Tom: Doctor Who is back on our TV screens with a new Time Lord and a new TARDIS. The history of Doctor Who games on PC is spotty at best. There was Dalek Attack, which saw the Doctor jumping between platforms, blasting aliens to ash with lasers—a brief lapse in the Doctor’s pacifist stance. A few years ago the BBC and Broken Sword creator Charles Cecil made an episodic adventure game starring Matt Smith (no longer available to download, sadly), which is as close as we’ve come to a proper Doctor Who experience on PC. You can find a bunch of short experimental games on the Doctor Who site, but they struggle to capture the personality of the show.
Samuel: The adventure games were on the right track (we gave City of the Daleks a respectable 64% in the UK magazine), and it's pretty amazing that the BBC bankrolled those and gave them away for free to UK viewers (they were $5 each in the US). While the facial animation is a bit Gerry Anderson-esque, a PC adventure game still makes a lot of sense—and if you remove voice acting as a requirement, developers could even make adventure games about past Doctors, with more of a '70s or '80s art style. Hell, get Paul Cornell to write them—he's been writing stories featuring the different Doctors for his entire career, plus he wrote two of my favourite episodes from the modern series ('Human Nature'/'The Family of Blood').
The follow-up to those adventure games was the disappointing platformer/puzzle game Eternity Clock, which you can't get on Steam anymore. There was a flash-based online game that shuttered in 2014, Worlds in Time. On consoles, the Doctor featured in the now-deceased Lego Dimensions toys-to-life games, if you ever wanted to team up Peter Capaldi with Sonic the Hedgehog. Travelling further back, it looks like pre-New Who games popped up on the BBC Micro (The First Adventure looks, er, rubbish) and the PC with Destiny of the Doctors, which the UK mag gave a magnificent 21% back in 1997. Tom, the latter looks atrocious.
Tom: I’m watching this video in slack-jawed amazement. What did Doctor Who do to deserve this? The TV show has had its ups and downs, but it’s an institution that deserves a little better than some empty corridors and the odd FMV cutscene. It was 1997, to be fair, but this is emblematic of how the Doctor has always been treated in games.
Samuel: I feel like Doctor Who falls into that weird territory of being hard to translate into a commercial game to begin with—a shooter would make no sense, for example. It's also probably not popular enough to get a game on the scale of something like Shadow of War. That said, the reason I started thinking about Doctor Who games again—along with the arrival of the new series—was the leak of that Harry Potter game from a few weeks ago. The idea of a big publisher taking that universe seriously as a 'core' game got a lot of people excited.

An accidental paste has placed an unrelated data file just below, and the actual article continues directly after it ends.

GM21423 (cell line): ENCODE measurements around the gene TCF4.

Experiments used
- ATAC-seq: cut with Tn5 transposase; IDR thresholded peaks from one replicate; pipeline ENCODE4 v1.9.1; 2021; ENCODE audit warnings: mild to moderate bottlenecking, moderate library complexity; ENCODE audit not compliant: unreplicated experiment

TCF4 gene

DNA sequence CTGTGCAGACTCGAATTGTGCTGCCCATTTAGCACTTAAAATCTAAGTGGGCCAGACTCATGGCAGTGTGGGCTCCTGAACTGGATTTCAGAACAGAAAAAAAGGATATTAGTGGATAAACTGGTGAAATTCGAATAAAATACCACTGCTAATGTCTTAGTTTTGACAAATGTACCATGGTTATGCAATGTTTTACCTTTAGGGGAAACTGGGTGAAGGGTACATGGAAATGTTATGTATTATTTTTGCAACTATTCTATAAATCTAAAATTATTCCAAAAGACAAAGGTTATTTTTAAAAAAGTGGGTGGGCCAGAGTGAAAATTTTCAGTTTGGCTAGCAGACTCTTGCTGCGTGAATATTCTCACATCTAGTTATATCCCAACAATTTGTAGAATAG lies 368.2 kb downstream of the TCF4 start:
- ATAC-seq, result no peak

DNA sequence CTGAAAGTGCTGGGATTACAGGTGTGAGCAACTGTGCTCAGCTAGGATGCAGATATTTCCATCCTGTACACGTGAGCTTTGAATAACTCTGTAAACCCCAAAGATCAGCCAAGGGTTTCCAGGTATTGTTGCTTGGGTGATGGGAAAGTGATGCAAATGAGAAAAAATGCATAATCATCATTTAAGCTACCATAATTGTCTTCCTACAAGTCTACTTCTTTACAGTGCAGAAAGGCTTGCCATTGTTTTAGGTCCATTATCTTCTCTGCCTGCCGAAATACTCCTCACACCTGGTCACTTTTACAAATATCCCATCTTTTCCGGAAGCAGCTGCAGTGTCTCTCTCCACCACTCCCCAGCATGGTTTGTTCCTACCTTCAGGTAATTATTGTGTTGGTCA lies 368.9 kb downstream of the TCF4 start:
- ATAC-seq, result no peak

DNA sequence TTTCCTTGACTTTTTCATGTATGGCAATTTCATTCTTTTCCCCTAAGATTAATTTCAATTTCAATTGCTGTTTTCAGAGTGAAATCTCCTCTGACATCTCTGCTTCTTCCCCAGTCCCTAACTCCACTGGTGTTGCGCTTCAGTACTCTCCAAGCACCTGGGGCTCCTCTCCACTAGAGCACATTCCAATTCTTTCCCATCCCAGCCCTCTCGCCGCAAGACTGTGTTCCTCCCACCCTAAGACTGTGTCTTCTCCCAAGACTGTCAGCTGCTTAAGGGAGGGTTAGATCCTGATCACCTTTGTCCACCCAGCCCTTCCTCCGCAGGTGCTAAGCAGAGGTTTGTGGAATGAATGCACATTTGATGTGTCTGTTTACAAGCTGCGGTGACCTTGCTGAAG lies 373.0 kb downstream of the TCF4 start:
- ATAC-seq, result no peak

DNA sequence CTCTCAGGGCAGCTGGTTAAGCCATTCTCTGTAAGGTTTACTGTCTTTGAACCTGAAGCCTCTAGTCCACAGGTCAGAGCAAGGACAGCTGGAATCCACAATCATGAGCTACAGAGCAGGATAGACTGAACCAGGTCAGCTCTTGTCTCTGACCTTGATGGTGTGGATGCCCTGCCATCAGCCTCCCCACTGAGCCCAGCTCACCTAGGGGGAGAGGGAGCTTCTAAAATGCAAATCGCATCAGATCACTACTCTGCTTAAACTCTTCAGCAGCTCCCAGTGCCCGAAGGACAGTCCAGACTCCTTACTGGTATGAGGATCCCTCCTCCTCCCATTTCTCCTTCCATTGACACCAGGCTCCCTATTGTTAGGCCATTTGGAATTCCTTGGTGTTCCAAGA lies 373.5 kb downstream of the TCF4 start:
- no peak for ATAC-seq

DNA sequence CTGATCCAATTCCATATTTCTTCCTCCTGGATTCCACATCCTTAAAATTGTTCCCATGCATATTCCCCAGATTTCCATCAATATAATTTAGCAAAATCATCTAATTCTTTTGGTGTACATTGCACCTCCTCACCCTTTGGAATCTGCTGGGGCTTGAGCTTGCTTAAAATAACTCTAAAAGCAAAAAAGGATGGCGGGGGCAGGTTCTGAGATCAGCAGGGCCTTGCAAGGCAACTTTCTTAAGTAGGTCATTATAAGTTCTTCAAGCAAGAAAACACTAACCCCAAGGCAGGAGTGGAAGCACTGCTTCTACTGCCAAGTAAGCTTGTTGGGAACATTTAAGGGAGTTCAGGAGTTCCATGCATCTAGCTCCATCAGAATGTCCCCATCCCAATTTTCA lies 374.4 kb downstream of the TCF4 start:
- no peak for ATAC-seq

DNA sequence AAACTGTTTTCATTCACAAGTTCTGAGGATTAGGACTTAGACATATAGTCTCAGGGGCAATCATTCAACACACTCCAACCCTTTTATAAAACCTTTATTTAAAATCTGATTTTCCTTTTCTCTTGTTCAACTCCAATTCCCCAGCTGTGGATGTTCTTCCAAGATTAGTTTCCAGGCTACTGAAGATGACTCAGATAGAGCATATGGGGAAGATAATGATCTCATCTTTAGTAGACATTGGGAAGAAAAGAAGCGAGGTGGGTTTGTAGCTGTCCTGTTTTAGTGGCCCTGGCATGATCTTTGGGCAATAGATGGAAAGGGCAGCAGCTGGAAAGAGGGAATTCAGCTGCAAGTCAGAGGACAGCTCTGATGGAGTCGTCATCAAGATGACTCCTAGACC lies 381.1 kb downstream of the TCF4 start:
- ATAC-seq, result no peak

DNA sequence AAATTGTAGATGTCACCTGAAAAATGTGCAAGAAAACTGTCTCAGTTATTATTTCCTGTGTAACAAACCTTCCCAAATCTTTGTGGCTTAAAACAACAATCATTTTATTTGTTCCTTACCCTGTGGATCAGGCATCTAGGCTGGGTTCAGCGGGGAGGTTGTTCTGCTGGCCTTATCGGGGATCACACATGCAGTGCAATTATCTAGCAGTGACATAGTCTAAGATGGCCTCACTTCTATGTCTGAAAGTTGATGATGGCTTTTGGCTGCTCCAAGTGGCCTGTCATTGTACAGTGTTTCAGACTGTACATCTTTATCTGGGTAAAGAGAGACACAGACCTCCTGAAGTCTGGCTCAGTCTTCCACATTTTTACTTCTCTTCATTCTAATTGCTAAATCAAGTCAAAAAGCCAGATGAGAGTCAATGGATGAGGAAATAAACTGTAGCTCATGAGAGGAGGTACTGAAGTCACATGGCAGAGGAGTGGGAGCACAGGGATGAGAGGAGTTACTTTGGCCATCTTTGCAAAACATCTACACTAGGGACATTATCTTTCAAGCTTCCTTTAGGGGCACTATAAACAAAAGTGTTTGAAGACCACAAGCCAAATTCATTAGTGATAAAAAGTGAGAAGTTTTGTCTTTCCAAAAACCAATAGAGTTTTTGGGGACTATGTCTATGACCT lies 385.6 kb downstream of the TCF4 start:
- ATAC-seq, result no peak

Who knows what the BBC's current stance on making Doctor Who games is? In 2010, Return to Earth on the Wii was released, which ONM gave a measly 19%, so maybe getting permission is easier than I thought. Perhaps I'll pitch a 2D platformer I've made in Game Maker where you jump over Daleks, just to see if I can get the official licence and sell it on Steam for $2.
I feel like Doctor Who would be a great episodic adventure in the anthology style of something like Darkside Detective, or a Wadjet Eye-style game. Hell, it sounds like Dave Gilbert would even be interested based on this old Twitter exchange with Charles Cecil.
What do you think, Tom? What is the ideal Doctor Who game in 2018?
Tom: An adventure game seems like the best way to let the Doctor caper about on screen, but Doctor Who has the Sherlock problem: it’s hard to play as a character with a genius intellect who then has to solve puzzles. It doesn’t have to be a tough game, though, some high-production fan service will do.
Fans want to poke around a highly detailed TARDIS, pull some levers, hear the engines go ‘whoosh’. It doesn’t have to be an epic adventure covering the Doctor’s history either. Embrace the idea of small episodes set in different times and on different planets. It could be a really exciting adventure game with an emphasis on exploration. Kids should also be able to enjoy it. It is a family-friendly Sunday evening show after all.
Samuel: I agree. It's a tricky problem to solve, but the old adventure games show that the potential is there—and the arrival of a new Doctor and showrunner surely make this a good time to try again.
Doctor Who currently airs every Sunday in the UK on BBC One, and on the same day on BBC America in the US. If you're based in the UK, you can watch it on iPlayer for free.